Frank Lloyd Wright's Fallingwater is 75 years old this year and its director, Lynda Waggoner, is celebrating with a sumptuous new book of essays and photography addressing the residence, its restoration and its landscape.
During the home's 50th anniversary, Waggoner worked with photographer Christopher Little on a commemorative volume for Edgar Kaufman Jr., son of the original owner. She brought the artist back for the new project 25 years later.
"I realized he has a great sensitivity to the property," she said. "The house can be a very intimate place, and he knows how to capture that."
"It was such a treat to go back after 25 years," Little said. "They gave me a small house on the grounds for six weeks and during each season. I had run of the house."
He opted for digital photography over film this time around. Once he'd got his lighting right, he mounted his camera on a tripod and shot one image at normal exposure, one overexposed and one underexposed. Then he melded all three together.
"It's the closest you can get to what the eye sees," he said. "You still see the shadows and highlights, but your perception on a two-dimensional page is what your eyes see in three dimensions."
Waggoner also invited author, landscape ethicist, and photographer Rick Darke to the property. He walked the land with her, looking over the property in all seasons and at all times of day for a chapter on its landscape.
"She invited me out to stay in a cabin on Bear Run, and said to bring my wife and dog," Darke said. "It helped me frame the photography. And then, she asked me if I'd write the design chapter. I said: 'Twist my arm?'"
The result is a chapter of prose and photos that need no captions; though they are included. His intent, the former curator for Longwood Gardens said, is narrative photography that can be read without words.
"Frank Lloyd Wright said that the key to the universal is in the incidental," Darke said. "I reference all that. If you go looking for beds and borders at Fallingwater, you won't find them. But if you're looking for a truly immersive experience, you'll find that in shadow play, in snow and ice, and in moss patterns under frozen waterfalls."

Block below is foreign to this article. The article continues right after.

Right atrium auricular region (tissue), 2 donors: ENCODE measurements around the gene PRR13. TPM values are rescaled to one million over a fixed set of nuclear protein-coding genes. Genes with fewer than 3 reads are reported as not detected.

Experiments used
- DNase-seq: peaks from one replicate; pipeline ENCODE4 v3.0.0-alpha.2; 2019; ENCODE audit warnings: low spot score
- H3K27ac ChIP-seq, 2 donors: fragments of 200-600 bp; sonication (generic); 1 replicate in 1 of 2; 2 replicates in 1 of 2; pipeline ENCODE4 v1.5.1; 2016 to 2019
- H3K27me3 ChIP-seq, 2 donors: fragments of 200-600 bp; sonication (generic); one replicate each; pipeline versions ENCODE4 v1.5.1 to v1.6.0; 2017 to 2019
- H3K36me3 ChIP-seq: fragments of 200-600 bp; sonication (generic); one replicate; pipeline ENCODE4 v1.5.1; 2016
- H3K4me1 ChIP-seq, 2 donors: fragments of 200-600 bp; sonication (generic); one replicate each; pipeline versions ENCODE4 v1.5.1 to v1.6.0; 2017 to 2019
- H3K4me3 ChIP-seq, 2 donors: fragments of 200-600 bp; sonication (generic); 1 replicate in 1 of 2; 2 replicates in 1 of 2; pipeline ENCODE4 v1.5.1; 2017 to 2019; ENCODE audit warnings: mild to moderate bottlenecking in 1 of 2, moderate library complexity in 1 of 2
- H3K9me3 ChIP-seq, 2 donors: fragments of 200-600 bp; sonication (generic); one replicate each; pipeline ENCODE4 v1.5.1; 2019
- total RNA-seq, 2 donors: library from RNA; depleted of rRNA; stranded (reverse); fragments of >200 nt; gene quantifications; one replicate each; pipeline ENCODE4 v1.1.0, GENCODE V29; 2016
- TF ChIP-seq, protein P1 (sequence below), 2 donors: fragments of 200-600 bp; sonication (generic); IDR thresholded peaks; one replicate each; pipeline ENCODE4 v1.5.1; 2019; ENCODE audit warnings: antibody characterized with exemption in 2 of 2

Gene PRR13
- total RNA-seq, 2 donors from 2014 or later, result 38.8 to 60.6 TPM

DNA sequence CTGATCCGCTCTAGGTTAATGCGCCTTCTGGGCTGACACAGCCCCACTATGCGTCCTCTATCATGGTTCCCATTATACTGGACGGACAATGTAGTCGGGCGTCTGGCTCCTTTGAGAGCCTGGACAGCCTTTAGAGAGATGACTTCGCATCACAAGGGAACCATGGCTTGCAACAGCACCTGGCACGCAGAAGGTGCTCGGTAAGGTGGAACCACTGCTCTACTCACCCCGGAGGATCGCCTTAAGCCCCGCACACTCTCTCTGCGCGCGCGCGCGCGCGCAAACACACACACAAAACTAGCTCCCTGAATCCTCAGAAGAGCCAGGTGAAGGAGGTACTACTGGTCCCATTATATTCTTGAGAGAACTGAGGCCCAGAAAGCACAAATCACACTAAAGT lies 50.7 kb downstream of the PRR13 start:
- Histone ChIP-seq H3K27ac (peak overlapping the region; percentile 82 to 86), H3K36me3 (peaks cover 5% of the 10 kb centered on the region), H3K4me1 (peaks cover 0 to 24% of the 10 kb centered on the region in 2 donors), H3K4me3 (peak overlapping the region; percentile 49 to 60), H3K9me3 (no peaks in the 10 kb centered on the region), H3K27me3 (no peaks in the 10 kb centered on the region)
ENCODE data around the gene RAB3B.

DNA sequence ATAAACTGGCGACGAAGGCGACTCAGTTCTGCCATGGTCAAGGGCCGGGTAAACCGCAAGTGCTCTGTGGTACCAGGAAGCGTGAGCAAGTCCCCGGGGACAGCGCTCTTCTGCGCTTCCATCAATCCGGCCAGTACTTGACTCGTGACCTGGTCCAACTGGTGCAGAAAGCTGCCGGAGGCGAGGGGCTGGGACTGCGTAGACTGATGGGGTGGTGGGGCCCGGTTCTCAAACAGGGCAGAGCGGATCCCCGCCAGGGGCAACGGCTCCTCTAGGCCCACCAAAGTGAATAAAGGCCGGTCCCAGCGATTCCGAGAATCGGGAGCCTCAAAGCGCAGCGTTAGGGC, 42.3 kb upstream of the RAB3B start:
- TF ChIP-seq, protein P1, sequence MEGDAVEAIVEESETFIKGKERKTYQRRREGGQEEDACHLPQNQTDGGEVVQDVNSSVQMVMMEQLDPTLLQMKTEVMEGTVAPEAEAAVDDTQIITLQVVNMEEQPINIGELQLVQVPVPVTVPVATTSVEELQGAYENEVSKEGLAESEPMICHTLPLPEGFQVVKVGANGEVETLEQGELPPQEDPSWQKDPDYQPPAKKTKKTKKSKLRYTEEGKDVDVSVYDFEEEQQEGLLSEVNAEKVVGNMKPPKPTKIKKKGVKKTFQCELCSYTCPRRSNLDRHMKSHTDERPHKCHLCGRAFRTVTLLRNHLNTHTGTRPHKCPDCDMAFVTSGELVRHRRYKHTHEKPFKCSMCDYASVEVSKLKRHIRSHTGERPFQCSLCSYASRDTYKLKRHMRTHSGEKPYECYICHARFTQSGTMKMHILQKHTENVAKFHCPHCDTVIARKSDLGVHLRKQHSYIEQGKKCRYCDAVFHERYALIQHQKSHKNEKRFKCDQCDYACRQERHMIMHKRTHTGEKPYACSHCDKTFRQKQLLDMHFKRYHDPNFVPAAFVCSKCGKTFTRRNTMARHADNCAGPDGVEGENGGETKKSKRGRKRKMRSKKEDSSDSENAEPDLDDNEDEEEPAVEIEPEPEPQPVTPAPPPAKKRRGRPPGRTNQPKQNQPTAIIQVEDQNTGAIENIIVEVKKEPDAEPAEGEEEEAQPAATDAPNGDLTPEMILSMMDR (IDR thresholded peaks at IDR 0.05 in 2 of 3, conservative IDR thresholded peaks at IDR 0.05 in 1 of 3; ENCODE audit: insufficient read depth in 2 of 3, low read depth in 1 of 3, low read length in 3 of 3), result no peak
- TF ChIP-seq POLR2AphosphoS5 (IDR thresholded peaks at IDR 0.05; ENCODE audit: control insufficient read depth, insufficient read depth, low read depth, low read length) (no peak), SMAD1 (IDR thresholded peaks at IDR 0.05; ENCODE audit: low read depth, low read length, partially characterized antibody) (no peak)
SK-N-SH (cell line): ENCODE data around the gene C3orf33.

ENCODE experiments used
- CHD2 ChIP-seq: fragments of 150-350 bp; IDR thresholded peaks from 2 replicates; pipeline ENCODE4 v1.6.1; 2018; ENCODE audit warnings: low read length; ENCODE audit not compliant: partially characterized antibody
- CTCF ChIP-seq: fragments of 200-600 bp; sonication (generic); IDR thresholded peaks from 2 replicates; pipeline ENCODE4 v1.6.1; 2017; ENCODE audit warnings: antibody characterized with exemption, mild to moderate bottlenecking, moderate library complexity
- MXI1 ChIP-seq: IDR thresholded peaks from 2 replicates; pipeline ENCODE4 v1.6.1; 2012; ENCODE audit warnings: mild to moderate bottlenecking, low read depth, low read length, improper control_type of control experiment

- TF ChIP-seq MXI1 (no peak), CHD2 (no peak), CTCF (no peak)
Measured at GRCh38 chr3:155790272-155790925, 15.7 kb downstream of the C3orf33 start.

The book begins with Waggoner's introduction, and includes correspondence between Wright and the Kaufmans, never published before. "It sheds light on the family, and corrects some misperceptions about the house, too," Waggoner said.
A special section offers a series of original, unpublished essays by members of the Kaufman family for an exhibit at the Museum of Modern Art that never went public.
Also featured are essays by Wright scholars David G. De Long, Justin Gunther, Neil Levine, John M. Reynolds and Robert Silman.
"These are all people I knew well - they're the ones that I wanted to write about the house," Waggoner said. "Having been around for the 50th anniversary, I was inspired to do this for the 75th - and Rizzoli had been after us for years to do something."
Levine's chapter deals with the significance of water and sound in Wright's design. "He said he designed it around the music of the stream for someone who liked to listen to the waterfall," Levine said. "He never said that about another building - it is peculiar to Fallingwater."
And he used the sound of the water to enhance the visual experience of the building. "You see it in time through the analogy of hearing it," Levine said.
One of the reasons that the Fallingwater experience is not easily explained is because of the building's integration with the water. The architect placed it over a stream because he wanted to incorporate its movement into the house, enabling its sound, smell and humidity to be part of the living room, flowing through it via a hatch in the floor that opens to water below. It was integral to his plan.
"The plan is orthoganal - he was able to emphasize the diagonal from one corner to another," Levine said. "It's not laid out in his plan, but it's implied. The diagonal cuts across the square and aligns with the direction of the stream below. The line that crosses from fireplace to hatch aligns with the ledge of the falls over which the stream drops."
The result is an experience that unites the residence simultaneously - in a visual, audible and temporal way.
Fallingwater, a 12-inch by 12-inch volume, also reveals the planning process for Fallingwater's recent renovations, and how a seemingly unsolvable problem was overcome through modern engineering.
For more information, go to http://www.rizzoliusa.com/book.php?isbn=9780847835997
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